Arctic lightning has tripled since 2010, thanks to rapid warming

Lightning is still relatively rare in the Arctic, but it's getting much more common.

By Yereth Rosen - April 1, 2021
Mass lightning bolts light up night skies in a long exposure photo taken north of Barstow, California, on July 1, 2015. (Gene Blevins / Reuters File Photo)

In a single decade, summer lightning tripled across the Arctic, a change directly attributed to rapid Arctic warming, a new scientific paper reports.

“Now that we have Arctic warming, you can really get a lot more of the optimal conditions for thunderstorms,” said Robert Holzworth, a University of Washington professor emeritus of Earth and space sciences, lead author of the study published in the journal Geophysical Research Letters.

Compared to other parts of the world, lightning is relatively rare in the Arctic; it’s difficult for snow- and ice-covered terrain to produce the convective heat that results in thunderstorms. But the real-world data shows a dramatic increase above Latitude 65.

In 2010, summer lightning strokes in the Arctic accounted for 0.2 percent of the global total. Ten years later, that percentage was 0.6 percent, the study found. During the period, worldwide lightning strokes remained pretty constant, so it was the Arctic strokes that increased, Holtzworth said.

Holzworth uses the term lightning “strokes” — which are the individual cloud-to-cloud or cloud-to-ground transfers of electric charges — instead of the less-precise and more general term “strikes.” Strikes encompass both strokes, which occur too quickly to be counted by the human eye, and flashes, which he describes as multiple strokes occurring between nearly the same starting and ending points.

[Alaska thunderstorms could triple if climate trends continue, scientists warn]

The ability to quantify strokes comes thanks to a relatively new global array of stations recording lightning events — the University of Washington’s World Wide Lightning Location Network.

The Arctic lightning study’s time series is limited to 10 years because the lightning location network is so new, dating back to only 2004, Holzworth said.

In the Arctic, lightning is concentrated on land, he noted. That makes Siberia, with so much land north of the Arctic Circle, a hotbed for it. Lightning is also common in Interior Alaska and much of Canada’s Arctic, where in summer it is “pounding away at those boreal forests,” he said.

Lightning drives Arctic wildfires, such as those that burned last summer over vast stretches of Siberia. Lightning-sparked Arctic wildfires burn not just boreal forests but also sections of peat and treeless tundra.

Smoke rises from multiple fires burning in tundra in Alaska’s Western Arctic National Parklands. Tundra fires sparked by lightning can be common in parts of the Arctic. (National Park Service)

In contrast, places that are snowy or icy year-round or nearly year-round — sites such as the Canadian Arctic Archipelago or the higher elevations of Greenland — have rarely produced the kind of heat that creates thunderstorms, Holzworth said.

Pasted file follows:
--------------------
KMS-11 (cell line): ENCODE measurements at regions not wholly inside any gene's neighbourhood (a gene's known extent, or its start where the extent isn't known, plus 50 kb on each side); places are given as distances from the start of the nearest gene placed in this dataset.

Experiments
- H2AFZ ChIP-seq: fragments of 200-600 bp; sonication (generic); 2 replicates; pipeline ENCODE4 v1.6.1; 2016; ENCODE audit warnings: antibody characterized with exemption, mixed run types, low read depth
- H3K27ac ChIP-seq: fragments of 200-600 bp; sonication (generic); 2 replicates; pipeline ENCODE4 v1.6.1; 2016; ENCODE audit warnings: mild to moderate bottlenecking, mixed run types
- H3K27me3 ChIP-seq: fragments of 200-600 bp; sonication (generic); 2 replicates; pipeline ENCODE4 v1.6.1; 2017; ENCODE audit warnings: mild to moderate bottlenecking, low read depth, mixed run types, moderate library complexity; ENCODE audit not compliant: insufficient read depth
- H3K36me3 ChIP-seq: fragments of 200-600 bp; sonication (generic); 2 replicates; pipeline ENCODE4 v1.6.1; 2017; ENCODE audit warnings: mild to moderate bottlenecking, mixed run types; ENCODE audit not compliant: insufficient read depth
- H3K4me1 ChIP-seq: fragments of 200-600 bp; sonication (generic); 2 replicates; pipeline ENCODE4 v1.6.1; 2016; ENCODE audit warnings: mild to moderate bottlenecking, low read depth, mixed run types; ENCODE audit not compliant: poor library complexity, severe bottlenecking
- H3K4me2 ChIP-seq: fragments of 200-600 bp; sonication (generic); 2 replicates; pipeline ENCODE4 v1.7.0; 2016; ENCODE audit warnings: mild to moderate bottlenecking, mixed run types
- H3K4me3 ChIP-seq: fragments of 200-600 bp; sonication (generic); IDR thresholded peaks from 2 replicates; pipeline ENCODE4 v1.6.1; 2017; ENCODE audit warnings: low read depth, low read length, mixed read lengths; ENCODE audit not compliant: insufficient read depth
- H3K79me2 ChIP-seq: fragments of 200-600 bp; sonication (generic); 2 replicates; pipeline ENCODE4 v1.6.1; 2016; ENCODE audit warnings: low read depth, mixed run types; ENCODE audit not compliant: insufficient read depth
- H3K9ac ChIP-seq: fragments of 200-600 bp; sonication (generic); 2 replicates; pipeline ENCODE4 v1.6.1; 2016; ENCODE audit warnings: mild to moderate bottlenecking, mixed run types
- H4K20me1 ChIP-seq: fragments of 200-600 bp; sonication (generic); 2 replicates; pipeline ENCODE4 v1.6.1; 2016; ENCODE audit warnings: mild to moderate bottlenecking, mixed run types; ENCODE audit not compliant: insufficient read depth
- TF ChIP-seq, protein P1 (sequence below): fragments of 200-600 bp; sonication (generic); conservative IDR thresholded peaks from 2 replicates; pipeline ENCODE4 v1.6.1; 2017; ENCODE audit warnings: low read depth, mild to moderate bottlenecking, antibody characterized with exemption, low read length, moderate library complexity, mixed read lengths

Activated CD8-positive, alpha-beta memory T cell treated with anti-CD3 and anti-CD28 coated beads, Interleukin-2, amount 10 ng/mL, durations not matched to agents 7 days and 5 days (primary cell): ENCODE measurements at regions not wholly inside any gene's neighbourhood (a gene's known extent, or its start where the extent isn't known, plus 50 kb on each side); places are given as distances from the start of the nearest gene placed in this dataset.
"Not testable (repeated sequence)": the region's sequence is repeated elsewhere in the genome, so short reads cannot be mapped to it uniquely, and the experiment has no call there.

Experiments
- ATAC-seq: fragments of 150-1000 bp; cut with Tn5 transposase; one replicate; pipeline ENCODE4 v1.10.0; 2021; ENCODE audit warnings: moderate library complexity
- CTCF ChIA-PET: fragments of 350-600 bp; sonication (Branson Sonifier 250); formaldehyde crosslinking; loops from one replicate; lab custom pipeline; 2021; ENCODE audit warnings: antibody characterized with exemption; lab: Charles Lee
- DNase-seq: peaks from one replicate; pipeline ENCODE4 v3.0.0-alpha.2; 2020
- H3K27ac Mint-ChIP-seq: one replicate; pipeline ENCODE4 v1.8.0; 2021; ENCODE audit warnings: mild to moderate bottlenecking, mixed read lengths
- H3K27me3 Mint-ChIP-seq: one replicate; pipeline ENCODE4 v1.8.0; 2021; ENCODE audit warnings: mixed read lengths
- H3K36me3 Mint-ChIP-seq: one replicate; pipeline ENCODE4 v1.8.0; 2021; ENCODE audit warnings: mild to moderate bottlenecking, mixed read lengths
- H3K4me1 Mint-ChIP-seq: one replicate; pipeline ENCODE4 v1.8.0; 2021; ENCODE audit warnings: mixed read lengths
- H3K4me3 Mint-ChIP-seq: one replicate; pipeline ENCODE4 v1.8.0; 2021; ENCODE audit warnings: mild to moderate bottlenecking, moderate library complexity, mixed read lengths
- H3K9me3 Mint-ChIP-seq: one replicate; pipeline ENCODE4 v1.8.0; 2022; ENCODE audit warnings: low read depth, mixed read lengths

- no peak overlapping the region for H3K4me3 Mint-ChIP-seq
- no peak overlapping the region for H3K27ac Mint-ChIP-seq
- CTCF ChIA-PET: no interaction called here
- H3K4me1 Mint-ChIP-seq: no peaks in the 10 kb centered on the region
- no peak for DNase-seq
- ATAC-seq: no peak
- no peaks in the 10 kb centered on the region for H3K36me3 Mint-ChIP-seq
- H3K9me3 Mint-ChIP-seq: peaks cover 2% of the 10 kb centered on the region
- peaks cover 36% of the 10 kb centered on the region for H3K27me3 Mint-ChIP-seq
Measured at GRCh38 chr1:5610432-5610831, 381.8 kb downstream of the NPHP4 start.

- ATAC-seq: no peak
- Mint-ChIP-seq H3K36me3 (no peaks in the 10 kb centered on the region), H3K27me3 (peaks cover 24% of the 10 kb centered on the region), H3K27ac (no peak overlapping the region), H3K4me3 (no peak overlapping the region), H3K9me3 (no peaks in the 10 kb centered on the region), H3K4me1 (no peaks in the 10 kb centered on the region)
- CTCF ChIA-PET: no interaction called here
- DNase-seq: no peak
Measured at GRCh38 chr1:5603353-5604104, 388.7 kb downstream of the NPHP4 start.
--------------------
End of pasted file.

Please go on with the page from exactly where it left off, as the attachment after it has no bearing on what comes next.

But the data shows that there is more lightning even in many places that have not had a lot of it in the past, Holzworth said.

Lightning has even struck near the North Pole. On Aug. 13, 2019, 28 strokes were detected within 100 kilometers of the North Pole, according to the study.

[Meteorologists just spotted lightning strikes near the North Pole]

With warming making lightning more likely, there should be more attention in the Arctic to lightning safety, Holzworth said.

Hazards include deaths from direct strikes. An average 49 people a year in the U.S. are killed by lightning strikes and hundreds more are injured, according to the National Weather Service. The numbers are far greater in other nations, such as India, where annual deaths are reported in the thousands.

Lighting also poses hazards to infrastructure, property and commerce. Holzworth said he believes the ships that are traveling in increasingly ice-free Arctic waters could be at risk from increased lightning.

The study of lightning increases from 2010 to 2020 parallels recent studies by scientists at the National Center for Atmospheric Research that predict tripling of Alaska thunderstorms through the end of the century.

Holzworth said he has not closely evaluated those NCAR studies, which use modeling to project into the future, but he believes they are on the right track. “I totally agree in principle that there’ll be increased lightning,” he said.

His study focuses on what has actually happened — “the strokes that we’ve identified in high latitudes,” he said. Still, it includes its own projection: There will be twice as much lightning in the Arctic by the end of the century.

That is based on simple arithmetic, a slight-line projection factoring in expected global temperature increases. And when it comes to Arctic warming, such a projection is likely to be conservative, he said. “I think it’ll be accelerating. It won’t just be a linear trend,” he said.